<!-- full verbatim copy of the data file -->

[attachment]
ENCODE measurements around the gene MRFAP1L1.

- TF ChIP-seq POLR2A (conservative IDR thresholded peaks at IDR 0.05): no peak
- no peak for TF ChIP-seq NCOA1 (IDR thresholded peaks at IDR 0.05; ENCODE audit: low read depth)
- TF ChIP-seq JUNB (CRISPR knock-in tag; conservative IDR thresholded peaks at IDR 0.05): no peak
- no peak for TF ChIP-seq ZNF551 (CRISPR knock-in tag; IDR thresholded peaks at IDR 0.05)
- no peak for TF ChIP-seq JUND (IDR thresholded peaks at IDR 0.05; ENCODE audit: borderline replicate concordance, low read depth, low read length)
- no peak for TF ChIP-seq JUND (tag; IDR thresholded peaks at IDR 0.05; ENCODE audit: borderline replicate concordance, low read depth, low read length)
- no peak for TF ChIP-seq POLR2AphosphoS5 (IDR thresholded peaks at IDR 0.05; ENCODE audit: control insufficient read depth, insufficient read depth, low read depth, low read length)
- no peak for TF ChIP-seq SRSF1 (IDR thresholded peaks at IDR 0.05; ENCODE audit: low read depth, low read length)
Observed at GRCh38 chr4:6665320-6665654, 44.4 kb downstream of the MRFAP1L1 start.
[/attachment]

ENCODE measurements around the gene MRFAP1L1.

- TF ChIP-seq POLR2A (conservative IDR thresholded peaks at IDR 0.05): no peak
- no peak for TF ChIP-seq NCOA1 (IDR thresholded peaks at IDR 0.05; ENCODE audit: low read depth)
- TF ChIP-seq JUNB (CRISPR knock-in tag; conservative IDR thresholded peaks at IDR 0.05): no peak
- no peak for TF ChIP-seq ZNF551 (CRISPR knock-in tag; IDR thresholded peaks at IDR 0.05)
- no peak for TF ChIP-seq JUND (IDR thresholded peaks at IDR 0.05; ENCODE audit: borderline replicate concordance, low read depth, low read length)
- no peak for TF ChIP-seq JUND (tag; IDR thresholded peaks at IDR 0.05; ENCODE audit: borderline replicate concordance, low read depth, low read length)
- no peak for TF ChIP-seq POLR2AphosphoS5 (IDR thresholded peaks at IDR 0.05; ENCODE audit: control insufficient read depth, insufficient read depth, low read depth, low read length)
- no peak for TF ChIP-seq SRSF1 (IDR thresholded peaks at IDR 0.05; ENCODE audit: low read depth, low read length)
Observed at GRCh38 chr4:6665320-6665654, 44.4 kb downstream of the MRFAP1L1 start.